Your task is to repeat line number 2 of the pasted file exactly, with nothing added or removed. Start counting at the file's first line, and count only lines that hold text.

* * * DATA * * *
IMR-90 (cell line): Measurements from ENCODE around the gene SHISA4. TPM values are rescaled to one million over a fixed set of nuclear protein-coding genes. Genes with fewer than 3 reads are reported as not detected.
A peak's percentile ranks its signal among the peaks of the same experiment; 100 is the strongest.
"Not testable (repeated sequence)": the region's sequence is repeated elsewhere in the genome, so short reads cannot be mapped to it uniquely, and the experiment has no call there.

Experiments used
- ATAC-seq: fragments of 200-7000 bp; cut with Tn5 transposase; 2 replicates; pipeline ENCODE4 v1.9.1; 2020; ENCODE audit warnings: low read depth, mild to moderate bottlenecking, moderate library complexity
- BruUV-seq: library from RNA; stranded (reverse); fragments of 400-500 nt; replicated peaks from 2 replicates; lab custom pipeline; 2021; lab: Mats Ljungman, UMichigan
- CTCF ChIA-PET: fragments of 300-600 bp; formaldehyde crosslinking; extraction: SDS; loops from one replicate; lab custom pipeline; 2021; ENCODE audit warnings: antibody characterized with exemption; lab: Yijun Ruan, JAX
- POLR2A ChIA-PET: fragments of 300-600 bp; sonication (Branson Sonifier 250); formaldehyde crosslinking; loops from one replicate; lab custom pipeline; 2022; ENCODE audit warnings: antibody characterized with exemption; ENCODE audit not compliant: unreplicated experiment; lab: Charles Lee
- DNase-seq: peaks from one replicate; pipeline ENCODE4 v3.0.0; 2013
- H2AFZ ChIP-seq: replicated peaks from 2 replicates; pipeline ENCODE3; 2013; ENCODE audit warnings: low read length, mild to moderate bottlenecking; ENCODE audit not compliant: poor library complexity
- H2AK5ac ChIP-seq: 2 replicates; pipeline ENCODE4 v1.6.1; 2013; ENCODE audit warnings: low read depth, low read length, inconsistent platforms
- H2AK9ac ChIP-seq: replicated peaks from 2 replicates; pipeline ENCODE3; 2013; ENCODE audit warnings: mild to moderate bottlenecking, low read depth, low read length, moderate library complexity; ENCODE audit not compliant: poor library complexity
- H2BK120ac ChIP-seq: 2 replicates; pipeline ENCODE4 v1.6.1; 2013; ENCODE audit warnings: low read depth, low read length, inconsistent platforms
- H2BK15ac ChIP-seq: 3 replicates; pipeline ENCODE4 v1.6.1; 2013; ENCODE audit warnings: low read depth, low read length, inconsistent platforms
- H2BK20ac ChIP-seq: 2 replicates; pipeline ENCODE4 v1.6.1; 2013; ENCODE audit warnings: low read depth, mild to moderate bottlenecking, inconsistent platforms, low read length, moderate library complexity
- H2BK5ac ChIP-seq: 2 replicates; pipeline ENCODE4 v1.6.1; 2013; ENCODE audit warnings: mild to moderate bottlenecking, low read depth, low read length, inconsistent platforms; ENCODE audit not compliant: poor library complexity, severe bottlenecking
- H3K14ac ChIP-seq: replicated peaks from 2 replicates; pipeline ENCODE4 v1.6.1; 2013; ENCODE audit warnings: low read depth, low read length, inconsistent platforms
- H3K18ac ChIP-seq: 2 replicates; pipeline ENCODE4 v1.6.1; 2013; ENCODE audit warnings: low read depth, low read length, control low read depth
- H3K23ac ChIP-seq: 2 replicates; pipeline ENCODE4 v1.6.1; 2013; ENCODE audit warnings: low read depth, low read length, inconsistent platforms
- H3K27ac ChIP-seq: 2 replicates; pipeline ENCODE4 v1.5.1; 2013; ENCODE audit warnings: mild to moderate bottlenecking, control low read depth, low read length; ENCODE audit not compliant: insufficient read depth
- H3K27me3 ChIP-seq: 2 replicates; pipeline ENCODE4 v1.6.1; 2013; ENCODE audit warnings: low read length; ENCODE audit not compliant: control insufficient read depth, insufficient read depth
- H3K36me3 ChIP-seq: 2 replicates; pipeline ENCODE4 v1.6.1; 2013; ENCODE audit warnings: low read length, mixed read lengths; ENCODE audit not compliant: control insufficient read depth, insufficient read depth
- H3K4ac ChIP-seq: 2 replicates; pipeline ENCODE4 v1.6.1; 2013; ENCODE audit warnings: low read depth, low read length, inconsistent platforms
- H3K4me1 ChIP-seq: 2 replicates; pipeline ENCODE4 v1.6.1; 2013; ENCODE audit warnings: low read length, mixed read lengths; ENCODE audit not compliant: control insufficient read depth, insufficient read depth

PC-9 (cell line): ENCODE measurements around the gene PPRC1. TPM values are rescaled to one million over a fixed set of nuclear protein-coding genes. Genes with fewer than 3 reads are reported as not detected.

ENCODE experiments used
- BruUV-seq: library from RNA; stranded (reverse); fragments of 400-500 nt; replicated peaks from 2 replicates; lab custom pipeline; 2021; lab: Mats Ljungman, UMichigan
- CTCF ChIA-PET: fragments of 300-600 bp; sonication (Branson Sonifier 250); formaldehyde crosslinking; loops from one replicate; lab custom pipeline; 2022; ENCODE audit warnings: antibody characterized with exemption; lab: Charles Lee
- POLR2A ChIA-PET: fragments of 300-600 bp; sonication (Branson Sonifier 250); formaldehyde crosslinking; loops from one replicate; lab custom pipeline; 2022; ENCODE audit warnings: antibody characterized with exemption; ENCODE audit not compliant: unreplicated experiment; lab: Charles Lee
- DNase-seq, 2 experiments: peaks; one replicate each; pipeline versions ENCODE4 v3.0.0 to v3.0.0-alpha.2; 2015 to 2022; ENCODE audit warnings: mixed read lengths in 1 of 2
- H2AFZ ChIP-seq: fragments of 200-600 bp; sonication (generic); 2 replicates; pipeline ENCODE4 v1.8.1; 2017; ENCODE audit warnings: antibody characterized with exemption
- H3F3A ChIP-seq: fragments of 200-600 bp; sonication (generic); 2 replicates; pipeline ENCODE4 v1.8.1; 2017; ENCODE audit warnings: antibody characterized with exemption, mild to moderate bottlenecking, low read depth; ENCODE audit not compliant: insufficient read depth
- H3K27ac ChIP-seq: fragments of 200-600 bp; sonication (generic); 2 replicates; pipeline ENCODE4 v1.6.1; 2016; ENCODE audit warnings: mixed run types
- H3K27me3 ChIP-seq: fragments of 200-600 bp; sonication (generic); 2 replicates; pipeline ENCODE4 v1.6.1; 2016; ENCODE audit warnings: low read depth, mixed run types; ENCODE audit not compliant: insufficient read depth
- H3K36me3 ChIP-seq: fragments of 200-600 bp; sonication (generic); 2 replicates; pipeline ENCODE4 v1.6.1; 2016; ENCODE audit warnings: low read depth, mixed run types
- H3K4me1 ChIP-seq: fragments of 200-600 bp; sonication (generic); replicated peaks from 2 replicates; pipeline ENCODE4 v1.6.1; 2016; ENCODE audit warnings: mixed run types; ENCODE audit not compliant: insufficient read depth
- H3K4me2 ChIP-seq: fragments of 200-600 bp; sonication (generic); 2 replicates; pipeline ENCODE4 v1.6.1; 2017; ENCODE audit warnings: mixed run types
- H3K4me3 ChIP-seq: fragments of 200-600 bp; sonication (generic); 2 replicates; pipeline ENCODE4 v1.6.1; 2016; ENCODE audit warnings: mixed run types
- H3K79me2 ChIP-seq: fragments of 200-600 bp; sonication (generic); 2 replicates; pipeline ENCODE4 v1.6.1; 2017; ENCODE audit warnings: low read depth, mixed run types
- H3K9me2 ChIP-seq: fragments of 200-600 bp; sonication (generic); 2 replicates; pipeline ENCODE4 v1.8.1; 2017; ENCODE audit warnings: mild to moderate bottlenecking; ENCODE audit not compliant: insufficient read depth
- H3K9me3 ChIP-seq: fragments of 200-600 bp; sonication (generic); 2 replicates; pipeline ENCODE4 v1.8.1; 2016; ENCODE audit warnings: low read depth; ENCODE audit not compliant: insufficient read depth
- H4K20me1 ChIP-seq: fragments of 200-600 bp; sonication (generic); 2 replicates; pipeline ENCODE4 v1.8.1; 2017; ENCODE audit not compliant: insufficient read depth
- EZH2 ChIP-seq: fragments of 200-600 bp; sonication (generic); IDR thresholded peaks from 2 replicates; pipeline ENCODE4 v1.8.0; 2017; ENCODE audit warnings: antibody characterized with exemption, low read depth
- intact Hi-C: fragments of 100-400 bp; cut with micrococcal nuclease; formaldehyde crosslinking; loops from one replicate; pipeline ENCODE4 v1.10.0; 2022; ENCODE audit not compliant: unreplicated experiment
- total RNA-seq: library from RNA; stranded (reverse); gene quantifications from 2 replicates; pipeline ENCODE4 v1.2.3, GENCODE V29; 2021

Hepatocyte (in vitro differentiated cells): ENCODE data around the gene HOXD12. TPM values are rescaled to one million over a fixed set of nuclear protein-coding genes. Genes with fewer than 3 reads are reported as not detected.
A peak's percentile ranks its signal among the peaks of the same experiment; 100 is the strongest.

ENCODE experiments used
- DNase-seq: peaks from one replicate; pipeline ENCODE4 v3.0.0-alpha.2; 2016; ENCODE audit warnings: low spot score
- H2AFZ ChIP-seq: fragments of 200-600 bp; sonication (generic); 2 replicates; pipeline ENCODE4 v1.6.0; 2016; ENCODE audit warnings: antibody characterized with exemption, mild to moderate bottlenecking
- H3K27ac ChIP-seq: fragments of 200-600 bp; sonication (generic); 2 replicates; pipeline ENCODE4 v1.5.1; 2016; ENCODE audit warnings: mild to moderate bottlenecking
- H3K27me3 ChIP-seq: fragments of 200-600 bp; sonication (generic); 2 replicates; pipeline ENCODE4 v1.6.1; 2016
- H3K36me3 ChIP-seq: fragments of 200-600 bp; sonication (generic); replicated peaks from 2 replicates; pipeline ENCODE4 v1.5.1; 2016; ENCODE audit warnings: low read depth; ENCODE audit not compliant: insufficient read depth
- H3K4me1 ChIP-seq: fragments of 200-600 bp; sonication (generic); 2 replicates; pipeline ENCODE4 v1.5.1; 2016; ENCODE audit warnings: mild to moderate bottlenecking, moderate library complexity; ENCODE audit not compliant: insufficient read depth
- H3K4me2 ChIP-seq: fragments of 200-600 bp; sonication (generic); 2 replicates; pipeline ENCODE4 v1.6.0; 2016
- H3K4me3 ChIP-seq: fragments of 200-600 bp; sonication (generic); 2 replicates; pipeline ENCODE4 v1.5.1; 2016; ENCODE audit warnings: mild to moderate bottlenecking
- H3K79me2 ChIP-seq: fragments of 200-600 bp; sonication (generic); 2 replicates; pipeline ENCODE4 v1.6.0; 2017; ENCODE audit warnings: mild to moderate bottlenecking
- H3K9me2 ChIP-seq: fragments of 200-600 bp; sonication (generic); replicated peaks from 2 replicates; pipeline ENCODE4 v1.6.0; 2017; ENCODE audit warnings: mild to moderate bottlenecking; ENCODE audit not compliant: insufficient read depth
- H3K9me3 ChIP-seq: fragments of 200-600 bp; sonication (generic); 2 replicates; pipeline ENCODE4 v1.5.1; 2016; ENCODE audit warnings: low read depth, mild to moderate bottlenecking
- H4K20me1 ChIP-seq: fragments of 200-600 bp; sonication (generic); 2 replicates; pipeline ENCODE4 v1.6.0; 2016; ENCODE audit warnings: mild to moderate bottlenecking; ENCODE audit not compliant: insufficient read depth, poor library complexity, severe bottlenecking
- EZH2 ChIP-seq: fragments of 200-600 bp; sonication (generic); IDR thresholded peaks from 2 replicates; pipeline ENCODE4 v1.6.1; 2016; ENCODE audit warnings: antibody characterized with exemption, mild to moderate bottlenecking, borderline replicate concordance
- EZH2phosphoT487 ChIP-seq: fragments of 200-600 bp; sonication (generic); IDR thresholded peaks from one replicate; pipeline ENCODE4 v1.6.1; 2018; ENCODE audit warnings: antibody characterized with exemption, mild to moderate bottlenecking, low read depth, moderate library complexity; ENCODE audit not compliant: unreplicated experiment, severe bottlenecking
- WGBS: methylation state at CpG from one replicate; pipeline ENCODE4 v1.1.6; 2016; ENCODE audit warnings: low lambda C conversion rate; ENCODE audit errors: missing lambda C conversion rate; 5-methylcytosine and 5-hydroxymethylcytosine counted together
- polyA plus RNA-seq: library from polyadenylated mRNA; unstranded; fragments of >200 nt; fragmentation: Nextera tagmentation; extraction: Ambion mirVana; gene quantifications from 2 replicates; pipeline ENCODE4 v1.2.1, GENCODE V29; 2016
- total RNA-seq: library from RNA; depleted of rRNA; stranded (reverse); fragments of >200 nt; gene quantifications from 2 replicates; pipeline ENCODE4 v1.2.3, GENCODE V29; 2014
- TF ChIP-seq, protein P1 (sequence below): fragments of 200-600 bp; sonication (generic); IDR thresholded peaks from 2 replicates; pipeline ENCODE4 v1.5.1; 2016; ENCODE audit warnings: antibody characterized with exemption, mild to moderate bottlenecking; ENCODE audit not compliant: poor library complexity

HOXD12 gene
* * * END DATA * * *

A peak's percentile ranks its signal among the peaks of the same experiment; 100 is the strongest.